Atormac
Neurology India
Open access journal indexed with Index Medicus
  Users online: 2730  
 Home | Login 
  About Current Issue Archive Ahead of print Search Instructions Online Submission Subscribe Etcetera Contact  
  Navigate Here 
 Search
 
  » Next article
  » Previous article 
  » Table of Contents
  
 Resource Links
  »  Similar in PUBMED
 »  Search Pubmed for
 »  Search in Google Scholar for
 »Related articles
  »  Article in PDF (21 KB)
  »  Citation Manager
  »  Access Statistics
  »  Reader Comments
  »  Email Alert *
  »  Add to My List *
* Registration required (free)  


  In this Article
 »  Abstract
 »  Material and methods
 »  Results
 »  Discussion
 »  References

 Article Access Statistics
    Viewed3998    
    Printed123    
    Emailed0    
    PDF Downloaded116    
    Comments [Add]    
    Cited by others 5    

Recommend this journal

   
Year : 2000  |  Volume : 48  |  Issue : 4  |  Page : 347-50

Preoperative shunts in thalamic tumours.


Department of Neurosurgery, King Edward Memorial Hospital and Seth G. S. Medical College, Parel, Mumbai, 400012, India.

Correspondence Address:
Department of Neurosurgery, King Edward Memorial Hospital and Seth G. S. Medical College, Parel, Mumbai, 400012, India.

  »  Abstract

Thirty one patients with thalamic glioma underwent a pre-tumour resection shunt surgery. The procedure was uneventful in 23 patients with relief from symptoms of increased intracranial pressure. Eight patients worsened after the procedure. The level of sensorium worsened from excessively drowsy state to unconsciousness in seven patients. Three patients developed hemiparesis, 4 developed paresis of extra-ocular muscles and altered pupillary reflexes, and 1 developed incontinence of urine and persistent vomiting. Alteration in the delicately balanced intracranial pressure and movements in the tumour and vital adjacent brain areas could be the probable cause of the worsening in the neurological state in these 8 patients. On the basis of these observations and on review of literature, it is postulated that the ventricular dilatation following an obstruction in the path of the cerebrospinal fluid flow by a tumour could be a natural defense phenomenon of the brain.

How to cite this article:
Goel A. Preoperative shunts in thalamic tumours. Neurol India 2000;48:347


How to cite this URL:
Goel A. Preoperative shunts in thalamic tumours. Neurol India [serial online] 2000 [cited 2017 Oct 18];48:347. Available from: http://www.neurologyindia.com/text.asp?2000/48/4/347/1502



[TAG:2]Intorduction [/TAG:2]
Hydrocephalus and resultant raised intracranial pressure, secondary to obstruction at the level of third ventricle, is a common presentation of a moderate to large sized thalamic glioma. A preoperative shunt or some form of ventricular drainage has been advocated to temporarily ameliorate the symptoms, facilitate safe retraction and handling of the brain during the surgery and to prevent future acute rise in intraventricular pressure in case of recurrent tumour growth.[1] Some surgeons advocate the use of bi-ventriculo-peritoneal shunts.[2],[3],[4],[5] There are not many instances of neurological complications, unrelated to the technical problems and the shunt device itself, being reported following shunting procedure in cases of supratentorial intra-axial brain tumours.[6],[7],[8],[9],[10],[11]We report our experience with preoperative shunts in cases with thalamic gliomas. The need for a preoperative shunt operation or any other ventricular cerebrospinal fluid (CSF) drainage procedure is critically analysed.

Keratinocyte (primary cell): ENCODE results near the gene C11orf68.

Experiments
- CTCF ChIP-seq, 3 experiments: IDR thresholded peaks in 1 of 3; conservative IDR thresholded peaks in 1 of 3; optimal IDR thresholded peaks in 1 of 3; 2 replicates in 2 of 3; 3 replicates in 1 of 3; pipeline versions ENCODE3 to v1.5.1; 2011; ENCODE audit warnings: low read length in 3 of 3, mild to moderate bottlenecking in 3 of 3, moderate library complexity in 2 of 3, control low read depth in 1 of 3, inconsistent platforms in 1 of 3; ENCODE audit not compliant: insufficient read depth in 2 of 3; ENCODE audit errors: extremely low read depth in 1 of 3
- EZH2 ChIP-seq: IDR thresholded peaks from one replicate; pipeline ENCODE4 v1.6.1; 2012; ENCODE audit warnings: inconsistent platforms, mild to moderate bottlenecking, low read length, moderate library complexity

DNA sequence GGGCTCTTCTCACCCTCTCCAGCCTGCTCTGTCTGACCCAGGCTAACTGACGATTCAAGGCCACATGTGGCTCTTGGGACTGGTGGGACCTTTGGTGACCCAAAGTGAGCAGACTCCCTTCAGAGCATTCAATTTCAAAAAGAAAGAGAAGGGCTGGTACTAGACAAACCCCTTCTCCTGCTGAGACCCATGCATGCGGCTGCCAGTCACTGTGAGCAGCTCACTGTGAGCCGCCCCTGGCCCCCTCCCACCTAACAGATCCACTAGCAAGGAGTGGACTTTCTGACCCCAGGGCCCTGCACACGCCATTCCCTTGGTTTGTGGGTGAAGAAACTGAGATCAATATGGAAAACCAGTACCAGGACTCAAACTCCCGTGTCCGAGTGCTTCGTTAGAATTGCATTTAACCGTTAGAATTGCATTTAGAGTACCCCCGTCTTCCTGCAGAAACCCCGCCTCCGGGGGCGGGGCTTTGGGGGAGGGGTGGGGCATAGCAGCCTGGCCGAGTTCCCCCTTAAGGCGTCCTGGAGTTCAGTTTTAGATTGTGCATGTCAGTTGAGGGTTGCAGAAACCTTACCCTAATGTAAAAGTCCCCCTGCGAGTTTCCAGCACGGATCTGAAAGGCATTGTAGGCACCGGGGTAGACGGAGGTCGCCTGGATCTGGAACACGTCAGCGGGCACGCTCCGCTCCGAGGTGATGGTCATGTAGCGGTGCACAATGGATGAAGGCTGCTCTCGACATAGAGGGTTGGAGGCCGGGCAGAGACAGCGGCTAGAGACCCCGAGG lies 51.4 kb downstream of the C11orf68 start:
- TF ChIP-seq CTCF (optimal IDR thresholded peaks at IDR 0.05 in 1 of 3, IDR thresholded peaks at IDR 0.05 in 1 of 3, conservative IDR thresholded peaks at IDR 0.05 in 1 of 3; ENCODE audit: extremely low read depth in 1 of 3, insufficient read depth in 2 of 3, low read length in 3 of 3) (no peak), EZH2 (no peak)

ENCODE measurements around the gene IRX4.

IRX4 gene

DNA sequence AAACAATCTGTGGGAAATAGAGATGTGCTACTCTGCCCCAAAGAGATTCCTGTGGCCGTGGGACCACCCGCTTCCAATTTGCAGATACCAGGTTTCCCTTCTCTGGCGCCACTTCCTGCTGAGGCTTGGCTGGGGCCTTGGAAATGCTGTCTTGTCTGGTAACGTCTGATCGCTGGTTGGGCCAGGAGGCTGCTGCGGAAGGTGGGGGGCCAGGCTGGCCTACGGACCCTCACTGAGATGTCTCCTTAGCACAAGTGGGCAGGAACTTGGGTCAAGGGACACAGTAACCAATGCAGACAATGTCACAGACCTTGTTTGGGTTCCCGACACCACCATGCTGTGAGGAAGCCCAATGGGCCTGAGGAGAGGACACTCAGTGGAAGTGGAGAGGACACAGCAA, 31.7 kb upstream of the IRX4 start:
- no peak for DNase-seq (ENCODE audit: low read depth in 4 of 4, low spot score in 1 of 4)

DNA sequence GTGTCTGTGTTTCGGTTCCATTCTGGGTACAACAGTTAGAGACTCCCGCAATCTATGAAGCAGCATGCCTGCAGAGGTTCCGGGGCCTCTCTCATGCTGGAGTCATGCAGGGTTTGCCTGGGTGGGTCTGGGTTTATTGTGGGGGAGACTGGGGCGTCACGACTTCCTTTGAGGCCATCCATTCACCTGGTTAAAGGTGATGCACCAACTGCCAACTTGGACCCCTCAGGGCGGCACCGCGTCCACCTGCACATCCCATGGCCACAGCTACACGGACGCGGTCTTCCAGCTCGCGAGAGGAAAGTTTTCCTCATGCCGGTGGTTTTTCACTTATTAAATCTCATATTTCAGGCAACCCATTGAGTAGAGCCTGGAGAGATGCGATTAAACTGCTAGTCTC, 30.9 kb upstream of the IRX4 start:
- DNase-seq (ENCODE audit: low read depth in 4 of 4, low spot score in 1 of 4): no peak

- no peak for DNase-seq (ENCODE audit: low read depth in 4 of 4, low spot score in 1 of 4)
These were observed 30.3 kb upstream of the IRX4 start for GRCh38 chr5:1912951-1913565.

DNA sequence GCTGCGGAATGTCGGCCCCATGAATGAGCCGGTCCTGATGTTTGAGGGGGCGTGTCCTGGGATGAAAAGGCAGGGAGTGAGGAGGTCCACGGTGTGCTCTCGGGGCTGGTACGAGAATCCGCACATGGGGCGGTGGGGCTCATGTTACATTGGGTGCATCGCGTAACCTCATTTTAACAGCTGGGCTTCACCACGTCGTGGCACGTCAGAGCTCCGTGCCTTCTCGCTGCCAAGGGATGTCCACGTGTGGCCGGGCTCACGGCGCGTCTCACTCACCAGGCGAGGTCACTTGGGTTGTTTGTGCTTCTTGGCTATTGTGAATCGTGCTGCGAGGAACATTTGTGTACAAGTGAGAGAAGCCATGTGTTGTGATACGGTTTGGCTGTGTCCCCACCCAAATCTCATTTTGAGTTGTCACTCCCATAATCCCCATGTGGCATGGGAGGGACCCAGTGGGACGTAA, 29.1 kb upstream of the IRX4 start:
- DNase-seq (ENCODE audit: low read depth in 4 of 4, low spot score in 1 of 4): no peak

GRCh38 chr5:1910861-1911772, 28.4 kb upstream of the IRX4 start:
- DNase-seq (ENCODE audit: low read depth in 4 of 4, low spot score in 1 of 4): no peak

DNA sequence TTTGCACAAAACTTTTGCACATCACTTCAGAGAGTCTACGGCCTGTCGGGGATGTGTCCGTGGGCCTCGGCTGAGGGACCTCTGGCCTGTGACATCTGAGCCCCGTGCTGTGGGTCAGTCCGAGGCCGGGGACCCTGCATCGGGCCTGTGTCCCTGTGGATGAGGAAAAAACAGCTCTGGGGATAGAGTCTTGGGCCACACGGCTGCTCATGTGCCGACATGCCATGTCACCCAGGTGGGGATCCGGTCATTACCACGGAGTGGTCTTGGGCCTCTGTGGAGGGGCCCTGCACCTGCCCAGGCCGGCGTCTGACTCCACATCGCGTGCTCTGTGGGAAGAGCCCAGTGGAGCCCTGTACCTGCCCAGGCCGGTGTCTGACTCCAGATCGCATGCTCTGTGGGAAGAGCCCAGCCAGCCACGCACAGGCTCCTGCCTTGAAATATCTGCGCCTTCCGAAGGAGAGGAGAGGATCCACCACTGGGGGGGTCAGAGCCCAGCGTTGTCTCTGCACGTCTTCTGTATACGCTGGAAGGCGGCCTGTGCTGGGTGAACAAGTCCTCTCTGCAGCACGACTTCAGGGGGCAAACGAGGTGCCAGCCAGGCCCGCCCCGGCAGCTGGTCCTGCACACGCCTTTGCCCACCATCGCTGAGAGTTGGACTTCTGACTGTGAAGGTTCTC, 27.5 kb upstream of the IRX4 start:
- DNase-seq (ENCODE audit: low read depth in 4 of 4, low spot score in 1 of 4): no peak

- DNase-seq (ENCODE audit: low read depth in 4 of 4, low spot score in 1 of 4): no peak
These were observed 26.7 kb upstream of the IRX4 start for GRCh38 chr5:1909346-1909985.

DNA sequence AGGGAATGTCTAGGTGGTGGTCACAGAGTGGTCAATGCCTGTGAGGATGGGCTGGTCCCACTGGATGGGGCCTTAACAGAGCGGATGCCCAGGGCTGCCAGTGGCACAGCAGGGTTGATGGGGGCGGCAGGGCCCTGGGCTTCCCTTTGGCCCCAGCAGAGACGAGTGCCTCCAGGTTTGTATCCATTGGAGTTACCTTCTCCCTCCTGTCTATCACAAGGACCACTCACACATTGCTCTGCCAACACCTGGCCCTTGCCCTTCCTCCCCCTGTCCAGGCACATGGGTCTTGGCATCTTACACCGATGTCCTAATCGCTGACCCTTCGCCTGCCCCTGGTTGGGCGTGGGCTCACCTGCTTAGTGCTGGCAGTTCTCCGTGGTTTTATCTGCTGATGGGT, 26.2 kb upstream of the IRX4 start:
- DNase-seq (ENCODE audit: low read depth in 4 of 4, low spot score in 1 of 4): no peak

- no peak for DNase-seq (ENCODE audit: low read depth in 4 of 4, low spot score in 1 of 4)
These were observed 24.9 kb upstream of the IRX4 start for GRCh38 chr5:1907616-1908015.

»   Material and methods Top

A total of sixty patients with thalamic gliomas were treated between the years 1986 to 1993 at our Institute. 31 cases underwent a preoperative shunt operation. There were 15 male and 16 female patients in this series and their ages ranged from 7 to 60 years (average 28 years). There was clinical evidence of increased intracranial pressure in all the cases. The clinical features at the time of presentation and their duration are shown in [Table I]. The insertion of a preoperative shunt was usually guided by the severity of the hydrocephalus, size and nature of the tumour, clinical status of the patient and the extent of presumed surgical resectability. The shunt was performed on the side contralateral to the tumour, to avoid interference by the tube during the surgery on the tumour. All cases were investigated with computerised tomography (CT) scanning. Moderate to severe hydrocephalus was present in all the cases. In 2 cases biventriculo-peritoneal shunt was performed, while in the rest, one sided ventriculoatrial (26 cases) or ventriculo-peritoneal (3 cases) shunt was performed. For various reasons, ventriculoperitoneal shunts have been preferred over ventriculoatrial shunts in our department after 1991, the latter being abandoned after 1992.


   »   Results Top

Preoperative shunt was performed in 31 cases. Manometric intraventricular pressure recordings were not done. In 22 cases 'very high' ventricular CSF pressure was recorded. In other cases this information was not available from the hospital records. In one patient, the shunt had to be revised due to the pericatheter CSF leak. One patient developed shunt infection and the shunt assembly was removed. No patient developed immediate or delayed blockage. Twenty three patients underwent the procedure uneventfully and were relieved of the raised intracranial pressure symptoms to varying degrees.